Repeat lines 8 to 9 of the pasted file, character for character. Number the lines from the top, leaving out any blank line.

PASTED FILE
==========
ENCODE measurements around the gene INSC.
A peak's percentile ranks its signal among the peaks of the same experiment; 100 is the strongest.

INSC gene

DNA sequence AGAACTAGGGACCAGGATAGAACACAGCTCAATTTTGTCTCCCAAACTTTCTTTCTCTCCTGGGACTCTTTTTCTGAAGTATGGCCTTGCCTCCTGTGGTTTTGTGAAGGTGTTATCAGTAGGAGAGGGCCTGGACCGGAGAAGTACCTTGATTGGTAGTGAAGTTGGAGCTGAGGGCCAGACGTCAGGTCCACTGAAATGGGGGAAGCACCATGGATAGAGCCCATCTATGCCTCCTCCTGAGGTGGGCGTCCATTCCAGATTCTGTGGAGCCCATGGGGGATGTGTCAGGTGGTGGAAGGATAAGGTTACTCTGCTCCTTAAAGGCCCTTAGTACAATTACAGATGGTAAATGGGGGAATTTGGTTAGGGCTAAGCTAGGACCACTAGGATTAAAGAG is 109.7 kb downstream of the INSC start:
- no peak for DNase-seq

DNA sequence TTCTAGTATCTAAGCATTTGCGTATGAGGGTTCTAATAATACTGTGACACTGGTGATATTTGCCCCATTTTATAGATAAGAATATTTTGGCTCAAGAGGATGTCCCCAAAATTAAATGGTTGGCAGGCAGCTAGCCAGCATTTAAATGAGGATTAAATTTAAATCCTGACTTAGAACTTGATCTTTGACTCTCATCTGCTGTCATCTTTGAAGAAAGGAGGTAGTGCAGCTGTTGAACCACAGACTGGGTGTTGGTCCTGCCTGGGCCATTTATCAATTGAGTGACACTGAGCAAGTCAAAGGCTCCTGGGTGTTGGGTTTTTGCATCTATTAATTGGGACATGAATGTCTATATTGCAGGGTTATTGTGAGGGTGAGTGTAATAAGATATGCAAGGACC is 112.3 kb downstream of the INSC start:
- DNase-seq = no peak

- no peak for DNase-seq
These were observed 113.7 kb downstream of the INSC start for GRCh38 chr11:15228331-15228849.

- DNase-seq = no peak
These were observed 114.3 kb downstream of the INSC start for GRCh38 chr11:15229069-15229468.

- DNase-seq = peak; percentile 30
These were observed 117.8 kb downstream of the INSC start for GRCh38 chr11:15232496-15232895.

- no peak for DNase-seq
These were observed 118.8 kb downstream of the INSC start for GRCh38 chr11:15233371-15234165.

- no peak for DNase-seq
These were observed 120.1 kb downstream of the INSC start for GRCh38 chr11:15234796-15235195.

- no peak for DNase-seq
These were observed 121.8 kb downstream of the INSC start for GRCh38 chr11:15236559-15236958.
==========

- no peak for DNase-seq
These were observed 113.7 kb downstream of the INSC start for GRCh38 chr11:15228331-15228849.